Failed suicides are glad they survived

Suicide attempt - he threw himself in front of the train because of depression - and survived

He threw himself in front of the train because of depression - and survived

He knew neither in nor out, his last way out of his depression: He threw himself in front of the train and survived - mutilated. What Viktor Staudt says about depression and how he encourages depressed people.

Schlossgarten, is the address. But the square around the town hall Singen is not a garden, it is bare and deserted: straight lines, bulky cubes - the sixties cleaned up a lot. Where is the person?

The lobby and hall of the hotel next door are also oversized. Hostel nurses bravely wait for souls who may have wandered tiredly. A slight trepidation takes possession of us: If you get stuck at some point, life, where it is quasi-evidently lacking, can already be fatal.

Viktor Staudt rolls towards us. Looking considerably younger than he is (46). Sporty and fit, except for the stump of the leg in the chair. Courageous in appearance, firm in voice, initially armed and alert despite all openness. Observing who his counterpart is, what language he is using. Then increasingly relaxed, still being precise when speaking. Almost brotherly, as he shows us, lifting his wheelchair on the curb - in short: clearly the liveliest person here.

Apparently for others too. At breakfast, says Staudt, German company bosses discussed at the next table how to deal with a depressed employee. Staudt allowed himself to interfere and gave them advice. Now everyone passes by saying hello. They would like to continue talking to him, they do not want to be in the papers at any cost.

Surviving an illness

Viktor Staudt, born in Holland, was depressed for years. Only he didn't really know it at the time. He commuted from the same suburban train station to the center of Amsterdam. One day he knew he was going to kill himself there. He practiced it the day before. And he put it into practice the day after: "Whoever kills himself has said goodbye to everything beforehand." The train tore off both legs and Staudt survived. Like every third person doing the same thing.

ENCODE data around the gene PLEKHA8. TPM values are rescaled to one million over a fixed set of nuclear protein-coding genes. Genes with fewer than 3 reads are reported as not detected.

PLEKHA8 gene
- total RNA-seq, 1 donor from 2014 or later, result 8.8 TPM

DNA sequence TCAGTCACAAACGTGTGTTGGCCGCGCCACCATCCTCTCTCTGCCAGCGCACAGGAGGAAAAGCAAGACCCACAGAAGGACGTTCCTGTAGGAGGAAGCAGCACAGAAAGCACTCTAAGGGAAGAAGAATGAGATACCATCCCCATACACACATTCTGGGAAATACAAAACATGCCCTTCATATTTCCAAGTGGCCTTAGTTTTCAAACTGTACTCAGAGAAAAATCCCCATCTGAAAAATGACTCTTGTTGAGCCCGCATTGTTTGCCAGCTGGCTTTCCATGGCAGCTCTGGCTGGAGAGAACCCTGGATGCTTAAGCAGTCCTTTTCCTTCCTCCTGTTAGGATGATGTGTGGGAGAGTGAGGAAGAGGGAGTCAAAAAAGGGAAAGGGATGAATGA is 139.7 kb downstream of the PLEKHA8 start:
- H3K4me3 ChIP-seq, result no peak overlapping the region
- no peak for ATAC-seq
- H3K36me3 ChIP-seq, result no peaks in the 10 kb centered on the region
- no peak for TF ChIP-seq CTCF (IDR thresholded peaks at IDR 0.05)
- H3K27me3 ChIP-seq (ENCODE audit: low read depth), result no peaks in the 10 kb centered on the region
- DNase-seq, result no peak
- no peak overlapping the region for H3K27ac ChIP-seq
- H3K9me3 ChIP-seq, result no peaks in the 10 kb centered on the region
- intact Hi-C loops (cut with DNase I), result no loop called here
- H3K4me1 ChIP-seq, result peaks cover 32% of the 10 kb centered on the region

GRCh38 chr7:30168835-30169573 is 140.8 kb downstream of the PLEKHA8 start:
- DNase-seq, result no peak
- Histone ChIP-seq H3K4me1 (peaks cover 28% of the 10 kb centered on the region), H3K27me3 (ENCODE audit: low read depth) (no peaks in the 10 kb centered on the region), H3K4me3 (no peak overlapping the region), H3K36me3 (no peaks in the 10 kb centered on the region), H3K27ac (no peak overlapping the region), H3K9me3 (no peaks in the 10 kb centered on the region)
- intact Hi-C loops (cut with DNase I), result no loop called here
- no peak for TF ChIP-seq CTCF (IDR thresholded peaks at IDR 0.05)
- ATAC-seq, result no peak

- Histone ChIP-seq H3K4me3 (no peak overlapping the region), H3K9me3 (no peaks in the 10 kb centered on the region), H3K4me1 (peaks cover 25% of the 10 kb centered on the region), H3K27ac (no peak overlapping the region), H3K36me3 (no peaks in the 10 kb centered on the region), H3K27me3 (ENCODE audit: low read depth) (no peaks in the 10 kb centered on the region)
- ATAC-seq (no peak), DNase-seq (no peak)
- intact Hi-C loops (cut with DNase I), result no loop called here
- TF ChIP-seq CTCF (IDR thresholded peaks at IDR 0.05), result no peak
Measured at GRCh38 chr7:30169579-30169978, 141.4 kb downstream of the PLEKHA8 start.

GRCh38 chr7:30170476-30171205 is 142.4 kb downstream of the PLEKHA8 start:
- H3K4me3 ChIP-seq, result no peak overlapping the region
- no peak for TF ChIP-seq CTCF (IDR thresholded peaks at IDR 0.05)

Every third suicide attempt is not fatal

Despite great reluctance: Last year, the SBB published for the first time figures on suicides on the rails and on suicide attempts. That's why we asked again this year. Not out of macabre curiosity, but for a special reason: What was striking about the numbers last year was that every third suicide attempt did not end fatally. A third survived.

That number seemed high to us. It is evidently also being discussed internally at SBB: Should we point it out more to prevent people from throwing themselves in front of the train? Because the likelihood of surviving, often mutilated, is high. Or does this reinforce the so-called Werther effect, thus calling for even more imitators on the scene?
About the numbers: In 2013, 187 people wanted to end their lives on the SBB tracks. 64 people survived, some with very serious injuries. According to information from the SBB communications service, this ratio remained roughly stable over the past year. According to this, there were 139 suicides and 81 suicide attempts on the SBB network in 2014.
Around 1100 people take their own lives nationwide every year. Railway suicides were previously considered a safe method. In “Schweiz am Sonntag”, emergency psychologist Heidi Aeschlimann said she hoped “that the numbers of unsuccessful suicide attempts will shake up”. Precisely this - the effect of such surveys - is the subject of considerations on prevention at SBB. The concern is also directed towards the protection of the train drivers. (Mad.)

When Staudt woke up in the hospital, the doctor said to him: "Now you have two problems" - the desolation and the missing legs. Staudt was thirty years old at the time. And certainly did not want to go on living; the depression persisted. Until one day a doctor found the right medication for it. Staudt has been taking the remedy ever since and will need it for the rest of his life. "Just like someone has to take insulin for life," he says.

Is he glad he was alive?

“There is a difference between being happy and not being sick,” says Staudt. «Life is a lonely adventure. If you have pneumonia, nobody asks whether you are happy afterwards, but rather whether you have survived the disease. " There are various reasons why life is worth living - «everyone should find out! If you keep asking me about happiness - well, I can already feel the sun, even without a Swiss bank account. "